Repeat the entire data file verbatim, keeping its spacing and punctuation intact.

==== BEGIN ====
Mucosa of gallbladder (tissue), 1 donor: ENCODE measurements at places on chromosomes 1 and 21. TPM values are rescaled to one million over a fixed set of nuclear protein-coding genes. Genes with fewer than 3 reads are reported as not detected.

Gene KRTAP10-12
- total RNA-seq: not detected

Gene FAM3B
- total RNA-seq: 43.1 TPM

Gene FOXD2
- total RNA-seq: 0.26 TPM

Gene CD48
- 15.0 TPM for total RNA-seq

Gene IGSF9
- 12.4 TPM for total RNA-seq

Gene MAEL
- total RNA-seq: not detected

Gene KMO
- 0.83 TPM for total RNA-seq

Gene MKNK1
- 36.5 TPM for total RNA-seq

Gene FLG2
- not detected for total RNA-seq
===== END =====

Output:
Mucosa of gallbladder (tissue), 1 donor: ENCODE measurements at places on chromosomes 1 and 21. TPM values are rescaled to one million over a fixed set of nuclear protein-coding genes. Genes with fewer than 3 reads are reported as not detected.

Gene KRTAP10-12
- total RNA-seq: not detected

Gene FAM3B
- total RNA-seq: 43.1 TPM

Gene FOXD2
- total RNA-seq: 0.26 TPM

Gene CD48
- 15.0 TPM for total RNA-seq

Gene IGSF9
- 12.4 TPM for total RNA-seq

Gene MAEL
- total RNA-seq: not detected

Gene KMO
- 0.83 TPM for total RNA-seq

Gene MKNK1
- 36.5 TPM for total RNA-seq

Gene FLG2
- not detected for total RNA-seq